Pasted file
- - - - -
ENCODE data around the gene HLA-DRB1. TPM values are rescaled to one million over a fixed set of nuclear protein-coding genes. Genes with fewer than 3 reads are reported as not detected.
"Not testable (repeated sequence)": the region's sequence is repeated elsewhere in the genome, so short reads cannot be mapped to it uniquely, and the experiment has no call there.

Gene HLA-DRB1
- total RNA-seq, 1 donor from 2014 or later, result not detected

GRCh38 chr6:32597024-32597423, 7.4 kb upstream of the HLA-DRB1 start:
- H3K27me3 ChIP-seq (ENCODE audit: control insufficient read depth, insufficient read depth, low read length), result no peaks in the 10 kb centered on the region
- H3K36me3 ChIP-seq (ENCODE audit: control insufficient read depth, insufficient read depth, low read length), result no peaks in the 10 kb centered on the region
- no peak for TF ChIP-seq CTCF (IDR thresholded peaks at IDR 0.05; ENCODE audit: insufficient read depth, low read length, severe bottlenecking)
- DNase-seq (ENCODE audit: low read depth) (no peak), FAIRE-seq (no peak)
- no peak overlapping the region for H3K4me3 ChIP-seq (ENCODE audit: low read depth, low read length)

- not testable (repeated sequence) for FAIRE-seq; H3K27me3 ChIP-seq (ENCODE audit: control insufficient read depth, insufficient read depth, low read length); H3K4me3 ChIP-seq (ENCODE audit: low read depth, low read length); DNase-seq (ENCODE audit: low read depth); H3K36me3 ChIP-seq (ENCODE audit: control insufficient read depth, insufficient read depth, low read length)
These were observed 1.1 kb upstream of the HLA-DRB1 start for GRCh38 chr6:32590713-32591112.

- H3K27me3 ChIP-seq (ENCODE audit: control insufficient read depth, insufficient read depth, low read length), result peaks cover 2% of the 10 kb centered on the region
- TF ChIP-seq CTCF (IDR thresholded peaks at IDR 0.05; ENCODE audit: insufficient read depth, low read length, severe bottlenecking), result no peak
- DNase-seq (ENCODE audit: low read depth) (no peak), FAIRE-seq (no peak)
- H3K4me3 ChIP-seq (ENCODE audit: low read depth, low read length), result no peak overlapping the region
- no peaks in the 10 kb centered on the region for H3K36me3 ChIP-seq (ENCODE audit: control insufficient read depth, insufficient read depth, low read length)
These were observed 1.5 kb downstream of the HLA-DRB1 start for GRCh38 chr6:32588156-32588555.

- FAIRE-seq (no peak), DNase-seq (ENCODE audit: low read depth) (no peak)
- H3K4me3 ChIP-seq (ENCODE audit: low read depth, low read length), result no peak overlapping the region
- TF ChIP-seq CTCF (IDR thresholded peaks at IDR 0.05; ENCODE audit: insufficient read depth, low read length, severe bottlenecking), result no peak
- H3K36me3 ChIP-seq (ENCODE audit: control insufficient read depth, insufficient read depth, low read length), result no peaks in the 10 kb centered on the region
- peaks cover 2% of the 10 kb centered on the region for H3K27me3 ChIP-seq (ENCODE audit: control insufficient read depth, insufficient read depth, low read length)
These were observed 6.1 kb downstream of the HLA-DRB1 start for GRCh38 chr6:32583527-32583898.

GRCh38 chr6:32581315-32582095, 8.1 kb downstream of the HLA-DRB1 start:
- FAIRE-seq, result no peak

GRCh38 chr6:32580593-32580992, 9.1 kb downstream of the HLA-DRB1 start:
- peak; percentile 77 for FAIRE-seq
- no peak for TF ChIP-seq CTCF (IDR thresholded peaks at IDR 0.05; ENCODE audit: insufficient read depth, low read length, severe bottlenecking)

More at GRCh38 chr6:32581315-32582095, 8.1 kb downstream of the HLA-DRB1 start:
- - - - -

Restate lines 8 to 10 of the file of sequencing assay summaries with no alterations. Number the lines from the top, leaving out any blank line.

- no peak for TF ChIP-seq CTCF (IDR thresholded peaks at IDR 0.05; ENCODE audit: insufficient read depth, low read length, severe bottlenecking)
- DNase-seq (ENCODE audit: low read depth) (no peak), FAIRE-seq (no peak)
- no peak overlapping the region for H3K4me3 ChIP-seq (ENCODE audit: low read depth, low read length)